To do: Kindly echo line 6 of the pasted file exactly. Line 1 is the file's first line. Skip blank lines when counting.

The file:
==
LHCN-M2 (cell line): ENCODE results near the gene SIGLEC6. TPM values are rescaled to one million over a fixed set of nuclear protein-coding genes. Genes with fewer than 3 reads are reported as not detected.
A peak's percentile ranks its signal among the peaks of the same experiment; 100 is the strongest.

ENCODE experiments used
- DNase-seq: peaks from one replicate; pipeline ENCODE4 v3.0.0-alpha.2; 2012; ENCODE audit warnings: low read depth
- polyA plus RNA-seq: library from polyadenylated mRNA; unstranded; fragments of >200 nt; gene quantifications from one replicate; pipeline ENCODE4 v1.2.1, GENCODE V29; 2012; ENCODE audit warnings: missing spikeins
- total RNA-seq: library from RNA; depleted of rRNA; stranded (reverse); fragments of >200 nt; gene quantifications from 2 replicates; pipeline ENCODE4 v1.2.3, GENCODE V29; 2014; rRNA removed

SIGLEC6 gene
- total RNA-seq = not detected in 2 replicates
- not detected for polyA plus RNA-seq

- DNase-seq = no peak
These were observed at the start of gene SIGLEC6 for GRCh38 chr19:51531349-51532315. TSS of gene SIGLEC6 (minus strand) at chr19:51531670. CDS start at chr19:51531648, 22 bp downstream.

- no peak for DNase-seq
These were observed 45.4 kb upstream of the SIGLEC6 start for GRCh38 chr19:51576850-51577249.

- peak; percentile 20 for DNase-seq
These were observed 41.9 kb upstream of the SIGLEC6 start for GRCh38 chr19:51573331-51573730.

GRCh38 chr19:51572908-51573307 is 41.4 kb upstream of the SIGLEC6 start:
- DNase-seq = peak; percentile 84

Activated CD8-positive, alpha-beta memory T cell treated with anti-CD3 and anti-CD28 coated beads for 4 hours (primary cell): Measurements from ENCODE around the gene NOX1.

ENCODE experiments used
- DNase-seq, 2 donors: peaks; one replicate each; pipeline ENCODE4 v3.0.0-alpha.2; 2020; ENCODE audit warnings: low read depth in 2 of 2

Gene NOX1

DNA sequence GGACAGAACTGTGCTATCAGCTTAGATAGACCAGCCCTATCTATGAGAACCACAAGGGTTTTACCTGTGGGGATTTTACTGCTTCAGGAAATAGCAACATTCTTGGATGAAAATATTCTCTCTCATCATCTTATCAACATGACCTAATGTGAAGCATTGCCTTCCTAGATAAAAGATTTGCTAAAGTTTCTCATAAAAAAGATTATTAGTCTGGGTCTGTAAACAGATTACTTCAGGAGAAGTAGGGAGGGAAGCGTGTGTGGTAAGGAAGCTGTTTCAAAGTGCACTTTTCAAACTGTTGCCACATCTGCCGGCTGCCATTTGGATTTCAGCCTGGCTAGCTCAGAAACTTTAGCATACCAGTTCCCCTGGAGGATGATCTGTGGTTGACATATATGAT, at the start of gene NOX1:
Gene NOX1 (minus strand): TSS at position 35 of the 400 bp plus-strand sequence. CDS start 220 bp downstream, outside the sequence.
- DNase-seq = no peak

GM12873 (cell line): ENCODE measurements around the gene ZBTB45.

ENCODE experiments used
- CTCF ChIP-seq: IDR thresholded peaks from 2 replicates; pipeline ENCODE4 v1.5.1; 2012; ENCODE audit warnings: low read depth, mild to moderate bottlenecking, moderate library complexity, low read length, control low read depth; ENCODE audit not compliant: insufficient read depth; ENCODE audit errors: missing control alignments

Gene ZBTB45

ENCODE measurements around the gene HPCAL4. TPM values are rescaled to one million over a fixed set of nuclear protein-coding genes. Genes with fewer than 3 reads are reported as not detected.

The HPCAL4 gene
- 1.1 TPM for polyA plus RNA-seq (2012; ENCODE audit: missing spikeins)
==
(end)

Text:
- total RNA-seq: library from RNA; depleted of rRNA; stranded (reverse); fragments of >200 nt; gene quantifications from 2 replicates; pipeline ENCODE4 v1.2.3, GENCODE V29; 2014; rRNA removed